How Do You Encourage Christ-like Character?
From the desk of Dr. Ward, Director of Campus Life and Ministry:
How do we encourage morality in young people? Dr. Tim Elmore recently posted a helpful summary of research in answer to this question (You can read the full post here or the more extensive New York Times research summary here).
One takeaway – focus on identity over actions. For example, rather than correcting someone for cheating by calling them a cheater, the research suggests we affirm their identity while pointing out the inconsistency of their choosing to cheat in this situation. According to the NY Times summary, the most effective response was to express disappointment with the behavior, explain why it was wrong, how it affected others, and how the child could make things right.
Scripture also speaks to identity. For example, the New Testament refers to believers as those who are “in Christ” multiple times (e.g., Romans 8:1; 1 Corinthians 1:2; 2 Corinthians 5:17; Ephesians 1:13; Ephesians 2:10; Philippians 1:1; 1 Peter 5:14).
Consider Paul’s commentary on this phrase in Galatians 3:26-28.
So in Christ Jesus you are all children of God through faith, for all of you who were baptized into Christ have clothed yourselves with Christ. There is neither Jew nor Gentile, neither slave nor free, nor is there male and female, for you are all one in Christ Jesus.
Application – we need to remind both our students and ourselves who we are “in Christ.” Since Brook Hill’s mission includes “promoting Christ-like character,” we use Bible classes and chapel programs to help remind students that if they are Christ-followers, their identity is not based on what they do, but on what God has already done for them in Christ. For a helpful introduction to this life-changing concept, meditate on the words of Paul from Ephesians 1:3-14.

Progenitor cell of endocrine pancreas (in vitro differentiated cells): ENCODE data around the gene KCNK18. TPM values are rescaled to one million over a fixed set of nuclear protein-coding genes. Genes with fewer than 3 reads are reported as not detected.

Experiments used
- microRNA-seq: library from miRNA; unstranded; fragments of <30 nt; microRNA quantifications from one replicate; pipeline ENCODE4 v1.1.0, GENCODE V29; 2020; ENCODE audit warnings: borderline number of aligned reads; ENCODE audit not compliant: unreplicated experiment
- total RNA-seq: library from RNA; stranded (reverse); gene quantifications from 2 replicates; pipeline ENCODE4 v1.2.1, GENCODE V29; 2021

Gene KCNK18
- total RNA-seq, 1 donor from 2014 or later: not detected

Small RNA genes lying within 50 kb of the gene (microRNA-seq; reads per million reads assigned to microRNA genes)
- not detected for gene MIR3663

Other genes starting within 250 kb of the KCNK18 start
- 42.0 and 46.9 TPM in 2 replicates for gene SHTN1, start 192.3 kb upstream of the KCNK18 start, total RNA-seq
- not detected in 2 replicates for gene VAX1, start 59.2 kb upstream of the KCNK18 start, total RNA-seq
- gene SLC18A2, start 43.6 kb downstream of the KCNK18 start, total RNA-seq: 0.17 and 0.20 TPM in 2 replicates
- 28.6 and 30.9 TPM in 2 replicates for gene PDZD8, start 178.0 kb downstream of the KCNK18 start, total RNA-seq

Praise be to the God and Father of our Lord Jesus Christ, who has blessed us in the heavenly realms with every spiritual blessing in Christ. For he chose us in him before the creation of the world to be holy and blameless in his sight. In love he predestined us for adoption to sonship through Jesus Christ, in accordance with his pleasure and will— to the praise of his glorious grace, which he has freely given us in the One he loves. In him we have redemption through his blood, the forgiveness of sins, in accordance with the riches of God’s grace that he lavished on us. With all wisdom and understanding, he made known to us the mystery of his will according to his good pleasure, which he purposed in Christ, to be put into effect when the times reach their fulfillment—to bring unity to all things in heaven and on earth under Christ.
In him we were also chosen, having been predestined according to the plan of him who works out everything in conformity with the purpose of his will, in order that we, who were the first to put our hope in Christ, might be for the praise of his glory. And you also were included in Christ when you heard the message of truth, the gospel of your salvation. When you believed, you were marked in him with a seal, the promised Holy Spirit, who is a deposit guaranteeing our inheritance until the redemption of those who are God’s possession—to the praise of his glory.
Does that mean our actions are not important? “By no means!” (to borrow a quote from Paul in Romans 6:15). We don’t want to minimize the consequences of sin. I suggest that when we consider both scripture and this research, it means our actions can and should be empowered by our identity. So how then do we respond to our mistakes? Try this: instead of responding to our foibles with “I’m an idiot,” (a statement condemning our character) we should say, “Wow – that was dumb. Thanks be to God for His Grace!” (a statement which reminds us of our relationship with God).
*Bible Nerds – For a list of every time the phrase “in Christ” occurs in the New Testament, follow this link.